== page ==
Home Concepts Concepts of Leadership The Leadership Spectrum: I. Three Primary Perspectives and Practices

The Leadership Spectrum: I. Three Primary Perspectives and Practices

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When a relationship isn’t working well, the person with a Golden Yellow orientation will want to move away from other people –especially the person with whom they are experiencing difficulties. This is the third option that is identified by Karen Horney. Just as the sun burns bright at a long distance from our earth, the Golden Yellow leader (or any other person with a Golden Yellow orientation) will want somehow to move out far enough to be safe and perhaps see things more clearly or more “objectively.” The primary interpersonal need is for management of Inclusion: who do I want to be with and who do I want to avoid? What if they invite me to join them—do I want to accept their invitation? What if they don’t want to include me—will I feel hurt or relieved? It is important to note that the need for Inclusion often drops off precipitously when we are going through a divorce or feel betrayed in a business relationship. If the level of interpersonal trust declines than a Golden Yellow perspective often becomes more attractive – at least for a short period of time (while we cocoon).

The inclination toward distancing and objectivity is represented as well in the Golden Yellow preference for the thinking function (MBTI) and for readily understood preference for Introversion (even with Golden Yellow preferences that are not extreme).  The Golden Yellow orientation is also aligned with the three final Enneagram types: 4, 5 and 9. The fifth enneagram type aligns most easily with Golden Yellow. This type is about finding a safe place away from the hubbub of daily life. It is about being a bit of a hermit. By contrast, the Enneagram 9 is about being in the midst of the hub-bub—but finding a thoughtful and rational compromise among disparate and often competing perspectives. The Enneagram 9 is a peacemaker and is probably the most constructive way in which Golden Yellow leadership can be engaged.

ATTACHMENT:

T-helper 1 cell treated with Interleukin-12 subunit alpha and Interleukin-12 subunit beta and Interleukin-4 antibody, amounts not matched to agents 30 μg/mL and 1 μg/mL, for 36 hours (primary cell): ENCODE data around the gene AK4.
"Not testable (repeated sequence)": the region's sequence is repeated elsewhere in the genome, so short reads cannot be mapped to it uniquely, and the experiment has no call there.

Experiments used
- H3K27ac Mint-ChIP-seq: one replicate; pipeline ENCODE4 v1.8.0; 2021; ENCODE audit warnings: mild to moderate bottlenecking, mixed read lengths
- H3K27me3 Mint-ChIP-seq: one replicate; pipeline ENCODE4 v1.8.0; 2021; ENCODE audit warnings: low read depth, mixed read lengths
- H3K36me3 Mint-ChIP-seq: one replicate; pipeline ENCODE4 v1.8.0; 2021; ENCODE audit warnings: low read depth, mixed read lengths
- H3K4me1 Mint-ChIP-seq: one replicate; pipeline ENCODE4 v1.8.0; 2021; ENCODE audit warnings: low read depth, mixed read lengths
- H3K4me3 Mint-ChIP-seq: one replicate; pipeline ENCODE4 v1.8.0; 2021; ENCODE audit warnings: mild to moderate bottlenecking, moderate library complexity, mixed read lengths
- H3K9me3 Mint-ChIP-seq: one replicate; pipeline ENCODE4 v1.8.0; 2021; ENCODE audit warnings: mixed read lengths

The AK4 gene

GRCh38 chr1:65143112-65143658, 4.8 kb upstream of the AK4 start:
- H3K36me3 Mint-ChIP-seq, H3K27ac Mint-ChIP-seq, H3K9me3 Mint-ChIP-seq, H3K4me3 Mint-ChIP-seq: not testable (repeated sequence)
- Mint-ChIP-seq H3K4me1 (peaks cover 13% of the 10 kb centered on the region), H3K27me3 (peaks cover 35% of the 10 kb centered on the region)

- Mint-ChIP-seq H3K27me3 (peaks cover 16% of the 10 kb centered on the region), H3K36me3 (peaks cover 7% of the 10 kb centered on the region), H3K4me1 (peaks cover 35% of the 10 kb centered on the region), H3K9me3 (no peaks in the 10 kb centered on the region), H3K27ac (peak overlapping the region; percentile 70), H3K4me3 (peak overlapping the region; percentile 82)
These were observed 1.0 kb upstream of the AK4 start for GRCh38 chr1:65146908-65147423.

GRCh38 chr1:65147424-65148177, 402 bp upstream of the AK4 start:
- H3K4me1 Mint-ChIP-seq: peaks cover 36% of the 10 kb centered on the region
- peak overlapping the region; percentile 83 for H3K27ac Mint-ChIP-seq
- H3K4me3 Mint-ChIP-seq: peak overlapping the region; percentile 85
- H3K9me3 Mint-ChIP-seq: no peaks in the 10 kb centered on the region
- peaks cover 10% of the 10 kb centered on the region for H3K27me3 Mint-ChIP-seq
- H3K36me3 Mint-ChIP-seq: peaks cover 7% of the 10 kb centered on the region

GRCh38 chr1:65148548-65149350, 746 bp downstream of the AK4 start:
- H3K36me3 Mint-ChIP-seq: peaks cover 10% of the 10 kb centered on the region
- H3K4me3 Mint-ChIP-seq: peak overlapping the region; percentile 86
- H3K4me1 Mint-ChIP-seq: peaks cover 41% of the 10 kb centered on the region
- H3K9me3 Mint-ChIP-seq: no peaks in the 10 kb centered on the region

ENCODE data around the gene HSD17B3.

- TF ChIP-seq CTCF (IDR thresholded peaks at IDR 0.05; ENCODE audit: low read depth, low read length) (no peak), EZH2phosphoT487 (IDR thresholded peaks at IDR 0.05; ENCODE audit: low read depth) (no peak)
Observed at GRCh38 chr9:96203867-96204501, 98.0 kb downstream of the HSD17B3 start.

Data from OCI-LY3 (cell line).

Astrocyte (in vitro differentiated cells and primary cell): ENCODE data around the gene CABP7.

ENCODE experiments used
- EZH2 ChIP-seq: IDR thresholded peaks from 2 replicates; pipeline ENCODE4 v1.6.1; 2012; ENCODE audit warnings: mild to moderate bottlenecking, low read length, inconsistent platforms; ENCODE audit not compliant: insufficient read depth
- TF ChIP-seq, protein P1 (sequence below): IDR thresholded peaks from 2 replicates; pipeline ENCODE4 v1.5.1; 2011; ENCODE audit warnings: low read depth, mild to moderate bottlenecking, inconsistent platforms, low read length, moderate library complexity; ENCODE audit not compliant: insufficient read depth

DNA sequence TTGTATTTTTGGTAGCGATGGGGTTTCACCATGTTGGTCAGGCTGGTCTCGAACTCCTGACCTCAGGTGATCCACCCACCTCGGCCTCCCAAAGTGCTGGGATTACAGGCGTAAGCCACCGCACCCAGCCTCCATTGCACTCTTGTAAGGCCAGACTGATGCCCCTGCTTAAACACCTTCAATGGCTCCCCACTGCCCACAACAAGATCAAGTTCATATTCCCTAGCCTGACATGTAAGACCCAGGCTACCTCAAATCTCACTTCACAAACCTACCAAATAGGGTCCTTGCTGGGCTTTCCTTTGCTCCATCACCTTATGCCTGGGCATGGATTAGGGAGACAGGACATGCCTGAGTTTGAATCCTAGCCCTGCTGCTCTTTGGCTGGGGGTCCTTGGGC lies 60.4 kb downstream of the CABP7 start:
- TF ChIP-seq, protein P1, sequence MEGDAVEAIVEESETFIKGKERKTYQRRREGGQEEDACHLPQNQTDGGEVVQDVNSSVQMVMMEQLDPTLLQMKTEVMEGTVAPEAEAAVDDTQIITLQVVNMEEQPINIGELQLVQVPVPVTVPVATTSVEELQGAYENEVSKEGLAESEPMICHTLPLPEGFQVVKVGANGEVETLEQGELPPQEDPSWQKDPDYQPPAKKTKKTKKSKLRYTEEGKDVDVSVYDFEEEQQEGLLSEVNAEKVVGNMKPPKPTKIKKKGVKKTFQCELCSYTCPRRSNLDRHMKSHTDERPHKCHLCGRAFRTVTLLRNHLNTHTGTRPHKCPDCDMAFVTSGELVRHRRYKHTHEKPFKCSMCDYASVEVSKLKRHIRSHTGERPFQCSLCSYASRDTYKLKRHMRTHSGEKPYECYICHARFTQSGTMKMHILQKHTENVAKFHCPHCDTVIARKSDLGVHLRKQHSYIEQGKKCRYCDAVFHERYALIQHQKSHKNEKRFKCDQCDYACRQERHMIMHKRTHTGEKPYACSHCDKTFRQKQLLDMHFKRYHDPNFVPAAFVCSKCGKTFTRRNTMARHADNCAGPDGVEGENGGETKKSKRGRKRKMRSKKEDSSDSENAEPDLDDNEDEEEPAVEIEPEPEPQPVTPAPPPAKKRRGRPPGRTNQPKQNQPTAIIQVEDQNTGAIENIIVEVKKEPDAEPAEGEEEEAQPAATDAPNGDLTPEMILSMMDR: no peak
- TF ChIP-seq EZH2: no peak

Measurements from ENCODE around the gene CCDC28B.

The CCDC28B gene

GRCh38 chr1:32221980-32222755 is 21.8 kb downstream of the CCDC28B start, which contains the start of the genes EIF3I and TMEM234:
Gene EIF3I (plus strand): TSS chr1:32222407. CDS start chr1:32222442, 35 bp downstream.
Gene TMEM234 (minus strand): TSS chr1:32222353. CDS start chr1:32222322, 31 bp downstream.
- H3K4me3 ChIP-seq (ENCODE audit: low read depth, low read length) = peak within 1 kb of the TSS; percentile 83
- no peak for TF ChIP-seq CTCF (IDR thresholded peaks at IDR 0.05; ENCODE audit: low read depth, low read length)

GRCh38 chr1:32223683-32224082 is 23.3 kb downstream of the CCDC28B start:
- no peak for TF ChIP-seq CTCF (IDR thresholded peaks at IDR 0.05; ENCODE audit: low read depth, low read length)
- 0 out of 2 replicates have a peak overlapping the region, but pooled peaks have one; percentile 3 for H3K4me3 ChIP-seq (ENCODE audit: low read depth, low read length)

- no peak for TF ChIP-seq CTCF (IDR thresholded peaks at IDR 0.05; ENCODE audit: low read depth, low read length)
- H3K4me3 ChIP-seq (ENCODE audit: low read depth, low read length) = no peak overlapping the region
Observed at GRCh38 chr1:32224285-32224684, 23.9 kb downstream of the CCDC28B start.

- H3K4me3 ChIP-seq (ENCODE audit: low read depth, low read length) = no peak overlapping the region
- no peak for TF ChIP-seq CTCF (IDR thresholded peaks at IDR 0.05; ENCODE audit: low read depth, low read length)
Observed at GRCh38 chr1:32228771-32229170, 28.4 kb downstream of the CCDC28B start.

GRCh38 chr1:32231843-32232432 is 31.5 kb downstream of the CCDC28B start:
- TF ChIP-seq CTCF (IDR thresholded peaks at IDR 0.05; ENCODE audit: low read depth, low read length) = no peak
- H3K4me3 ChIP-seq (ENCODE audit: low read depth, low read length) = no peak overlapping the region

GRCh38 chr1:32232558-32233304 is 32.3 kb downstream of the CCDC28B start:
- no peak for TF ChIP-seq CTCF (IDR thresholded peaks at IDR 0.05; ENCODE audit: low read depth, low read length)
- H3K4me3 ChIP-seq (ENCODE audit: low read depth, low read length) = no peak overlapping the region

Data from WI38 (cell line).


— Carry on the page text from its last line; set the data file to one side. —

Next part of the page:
With Type 4 we ourselves confronted with an important irony. To the extent that Enneagram 4 is aligned with the Golden Yellow orientation then we find a contradiction in the desire of those with the Golden Yellow orientation to advocate rationality and reality, while choosing to focus on their own deep thoughts and feelings. While they might distrust the inner thoughts and feelings of other people (as being irrational or biased), they are likely to trust their own inner life and ironically rely on this inner life when making “rational” judgements about the world.

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